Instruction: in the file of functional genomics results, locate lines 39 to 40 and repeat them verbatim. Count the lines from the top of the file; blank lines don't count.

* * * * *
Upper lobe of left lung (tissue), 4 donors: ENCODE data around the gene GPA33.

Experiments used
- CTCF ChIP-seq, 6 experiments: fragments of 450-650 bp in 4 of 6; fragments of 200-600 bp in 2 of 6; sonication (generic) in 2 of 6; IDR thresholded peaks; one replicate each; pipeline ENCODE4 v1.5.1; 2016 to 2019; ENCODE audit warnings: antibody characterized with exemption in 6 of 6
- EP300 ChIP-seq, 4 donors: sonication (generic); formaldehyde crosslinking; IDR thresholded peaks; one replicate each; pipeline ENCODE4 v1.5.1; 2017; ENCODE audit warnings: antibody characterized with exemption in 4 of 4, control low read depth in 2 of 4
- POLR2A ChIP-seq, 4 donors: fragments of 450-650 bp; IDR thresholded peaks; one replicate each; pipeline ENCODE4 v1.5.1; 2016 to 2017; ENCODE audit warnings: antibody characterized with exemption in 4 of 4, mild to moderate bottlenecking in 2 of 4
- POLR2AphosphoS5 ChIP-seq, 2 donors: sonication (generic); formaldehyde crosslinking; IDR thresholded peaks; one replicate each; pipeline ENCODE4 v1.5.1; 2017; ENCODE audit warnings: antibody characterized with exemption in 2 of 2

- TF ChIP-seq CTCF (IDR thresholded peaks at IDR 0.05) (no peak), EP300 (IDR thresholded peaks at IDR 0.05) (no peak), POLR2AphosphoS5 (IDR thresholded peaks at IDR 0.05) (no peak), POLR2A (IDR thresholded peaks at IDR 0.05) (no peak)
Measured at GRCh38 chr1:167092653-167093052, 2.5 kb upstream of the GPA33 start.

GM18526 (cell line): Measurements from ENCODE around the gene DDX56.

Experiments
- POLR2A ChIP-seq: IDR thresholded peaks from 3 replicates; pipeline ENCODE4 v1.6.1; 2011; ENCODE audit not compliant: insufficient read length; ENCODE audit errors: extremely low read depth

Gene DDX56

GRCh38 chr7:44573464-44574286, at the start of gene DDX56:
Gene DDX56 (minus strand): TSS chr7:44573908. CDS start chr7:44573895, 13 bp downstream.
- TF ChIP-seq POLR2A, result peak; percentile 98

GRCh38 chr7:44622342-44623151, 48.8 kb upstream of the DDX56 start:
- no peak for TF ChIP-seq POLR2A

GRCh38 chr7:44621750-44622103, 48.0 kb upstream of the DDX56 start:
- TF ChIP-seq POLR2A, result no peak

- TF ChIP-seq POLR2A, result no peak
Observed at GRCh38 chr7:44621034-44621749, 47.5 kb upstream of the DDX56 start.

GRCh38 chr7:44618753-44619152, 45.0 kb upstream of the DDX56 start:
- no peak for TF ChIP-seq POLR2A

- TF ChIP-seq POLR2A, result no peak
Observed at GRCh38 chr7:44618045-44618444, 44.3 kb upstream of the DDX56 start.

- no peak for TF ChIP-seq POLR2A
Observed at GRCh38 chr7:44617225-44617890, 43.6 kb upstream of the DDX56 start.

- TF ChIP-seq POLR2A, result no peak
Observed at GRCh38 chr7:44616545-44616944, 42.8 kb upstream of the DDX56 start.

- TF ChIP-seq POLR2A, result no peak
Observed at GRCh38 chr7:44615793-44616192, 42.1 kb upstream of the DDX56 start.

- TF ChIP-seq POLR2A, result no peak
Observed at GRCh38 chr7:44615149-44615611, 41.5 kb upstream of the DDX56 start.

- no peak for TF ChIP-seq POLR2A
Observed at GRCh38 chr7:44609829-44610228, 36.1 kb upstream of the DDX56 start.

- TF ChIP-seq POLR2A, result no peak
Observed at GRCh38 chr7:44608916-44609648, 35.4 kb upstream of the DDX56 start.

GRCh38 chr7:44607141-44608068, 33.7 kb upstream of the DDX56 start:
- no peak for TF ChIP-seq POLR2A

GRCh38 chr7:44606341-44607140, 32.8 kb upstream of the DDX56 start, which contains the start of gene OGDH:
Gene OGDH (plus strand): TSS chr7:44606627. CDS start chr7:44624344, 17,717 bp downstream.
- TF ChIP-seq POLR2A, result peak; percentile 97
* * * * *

- no peak for TF ChIP-seq POLR2A

GRCh38 chr7:44606341-44607140, 32.8 kb upstream of the DDX56 start, which contains the start of gene OGDH: